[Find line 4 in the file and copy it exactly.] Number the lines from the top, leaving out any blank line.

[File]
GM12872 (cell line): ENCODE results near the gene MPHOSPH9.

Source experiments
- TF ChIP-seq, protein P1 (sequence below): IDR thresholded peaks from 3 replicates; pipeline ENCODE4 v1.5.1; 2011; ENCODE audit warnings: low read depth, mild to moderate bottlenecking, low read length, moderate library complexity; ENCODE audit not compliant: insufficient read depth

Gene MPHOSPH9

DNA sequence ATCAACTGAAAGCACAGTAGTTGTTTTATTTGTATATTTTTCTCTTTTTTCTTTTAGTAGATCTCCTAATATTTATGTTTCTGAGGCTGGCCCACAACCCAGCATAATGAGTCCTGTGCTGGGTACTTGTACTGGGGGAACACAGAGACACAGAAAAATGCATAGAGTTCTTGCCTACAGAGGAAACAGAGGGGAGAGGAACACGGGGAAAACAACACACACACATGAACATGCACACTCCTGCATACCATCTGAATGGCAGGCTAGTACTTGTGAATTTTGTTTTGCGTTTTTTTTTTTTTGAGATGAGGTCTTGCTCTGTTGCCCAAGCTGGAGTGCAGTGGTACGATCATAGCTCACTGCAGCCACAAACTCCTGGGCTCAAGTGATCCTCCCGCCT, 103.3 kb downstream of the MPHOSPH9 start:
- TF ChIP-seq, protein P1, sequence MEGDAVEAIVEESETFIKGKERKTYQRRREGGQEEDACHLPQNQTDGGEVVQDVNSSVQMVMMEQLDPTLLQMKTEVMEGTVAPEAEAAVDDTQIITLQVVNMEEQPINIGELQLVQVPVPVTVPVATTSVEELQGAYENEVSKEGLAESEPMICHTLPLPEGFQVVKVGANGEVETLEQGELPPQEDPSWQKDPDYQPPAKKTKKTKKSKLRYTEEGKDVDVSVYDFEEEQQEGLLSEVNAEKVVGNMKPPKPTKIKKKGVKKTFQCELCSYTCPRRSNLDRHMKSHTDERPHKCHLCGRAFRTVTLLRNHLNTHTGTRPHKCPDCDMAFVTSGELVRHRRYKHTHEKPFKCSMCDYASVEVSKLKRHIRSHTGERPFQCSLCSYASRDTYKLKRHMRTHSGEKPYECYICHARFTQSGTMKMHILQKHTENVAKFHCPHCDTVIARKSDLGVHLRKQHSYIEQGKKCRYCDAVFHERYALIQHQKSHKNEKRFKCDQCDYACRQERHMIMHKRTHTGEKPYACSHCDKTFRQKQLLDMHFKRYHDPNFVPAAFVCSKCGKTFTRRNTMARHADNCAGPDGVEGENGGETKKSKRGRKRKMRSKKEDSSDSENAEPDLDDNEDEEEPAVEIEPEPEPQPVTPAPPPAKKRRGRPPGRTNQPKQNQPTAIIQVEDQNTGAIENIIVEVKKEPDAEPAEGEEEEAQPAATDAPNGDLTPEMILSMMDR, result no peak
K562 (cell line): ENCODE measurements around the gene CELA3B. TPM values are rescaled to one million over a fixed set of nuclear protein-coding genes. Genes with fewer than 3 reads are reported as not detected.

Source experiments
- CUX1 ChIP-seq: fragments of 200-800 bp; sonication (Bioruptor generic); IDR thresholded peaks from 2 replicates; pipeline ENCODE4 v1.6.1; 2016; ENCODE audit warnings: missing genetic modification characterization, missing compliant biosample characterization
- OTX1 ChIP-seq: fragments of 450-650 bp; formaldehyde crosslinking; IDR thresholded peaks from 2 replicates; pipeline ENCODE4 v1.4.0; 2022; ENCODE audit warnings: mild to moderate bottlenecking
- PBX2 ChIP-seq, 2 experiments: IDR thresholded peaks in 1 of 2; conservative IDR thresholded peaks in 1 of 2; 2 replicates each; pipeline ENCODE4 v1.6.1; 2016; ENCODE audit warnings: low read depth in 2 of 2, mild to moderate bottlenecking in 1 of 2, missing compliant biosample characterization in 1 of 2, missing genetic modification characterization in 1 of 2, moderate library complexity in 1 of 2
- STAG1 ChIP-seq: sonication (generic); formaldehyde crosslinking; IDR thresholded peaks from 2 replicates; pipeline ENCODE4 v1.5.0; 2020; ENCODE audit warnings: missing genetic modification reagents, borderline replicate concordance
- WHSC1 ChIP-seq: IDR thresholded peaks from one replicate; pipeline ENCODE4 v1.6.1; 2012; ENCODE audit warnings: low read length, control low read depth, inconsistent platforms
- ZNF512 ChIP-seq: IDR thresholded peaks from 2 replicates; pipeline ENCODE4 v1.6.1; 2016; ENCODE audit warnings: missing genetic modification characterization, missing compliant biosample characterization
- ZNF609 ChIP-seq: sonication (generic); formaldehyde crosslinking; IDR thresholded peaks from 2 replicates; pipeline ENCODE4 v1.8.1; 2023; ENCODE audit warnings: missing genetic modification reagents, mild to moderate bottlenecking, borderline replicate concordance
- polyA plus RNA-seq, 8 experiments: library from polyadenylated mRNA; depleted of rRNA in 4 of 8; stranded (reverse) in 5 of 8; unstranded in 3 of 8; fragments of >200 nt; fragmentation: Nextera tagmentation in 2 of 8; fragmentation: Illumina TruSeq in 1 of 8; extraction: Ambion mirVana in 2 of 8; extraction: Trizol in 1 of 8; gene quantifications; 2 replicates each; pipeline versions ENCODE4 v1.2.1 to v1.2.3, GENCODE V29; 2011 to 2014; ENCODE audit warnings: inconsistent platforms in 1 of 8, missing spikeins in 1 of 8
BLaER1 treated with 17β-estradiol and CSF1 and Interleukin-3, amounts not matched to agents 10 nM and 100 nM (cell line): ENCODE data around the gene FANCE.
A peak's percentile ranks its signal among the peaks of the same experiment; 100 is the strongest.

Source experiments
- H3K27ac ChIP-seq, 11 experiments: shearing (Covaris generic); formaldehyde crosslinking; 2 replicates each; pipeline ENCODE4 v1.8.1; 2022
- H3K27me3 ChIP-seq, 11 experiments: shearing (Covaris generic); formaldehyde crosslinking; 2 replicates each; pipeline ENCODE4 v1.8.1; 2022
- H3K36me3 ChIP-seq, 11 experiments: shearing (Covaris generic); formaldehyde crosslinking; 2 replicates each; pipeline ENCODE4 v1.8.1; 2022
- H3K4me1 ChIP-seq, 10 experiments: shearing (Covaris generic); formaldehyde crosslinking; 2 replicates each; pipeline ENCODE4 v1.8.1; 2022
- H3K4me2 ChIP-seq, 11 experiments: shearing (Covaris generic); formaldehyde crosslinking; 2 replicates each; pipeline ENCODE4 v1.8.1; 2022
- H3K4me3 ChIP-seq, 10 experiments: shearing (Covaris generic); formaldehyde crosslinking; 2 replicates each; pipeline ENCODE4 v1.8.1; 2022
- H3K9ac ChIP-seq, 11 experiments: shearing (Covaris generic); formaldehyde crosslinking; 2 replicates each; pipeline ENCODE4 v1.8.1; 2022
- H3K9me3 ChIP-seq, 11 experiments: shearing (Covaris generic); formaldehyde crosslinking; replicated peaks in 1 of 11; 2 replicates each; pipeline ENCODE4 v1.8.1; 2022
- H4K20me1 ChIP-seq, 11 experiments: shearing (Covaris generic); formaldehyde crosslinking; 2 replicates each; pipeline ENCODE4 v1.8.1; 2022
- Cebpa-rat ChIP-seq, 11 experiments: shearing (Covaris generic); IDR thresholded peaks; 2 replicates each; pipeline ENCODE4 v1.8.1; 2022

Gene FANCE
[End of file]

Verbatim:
Gene MPHOSPH9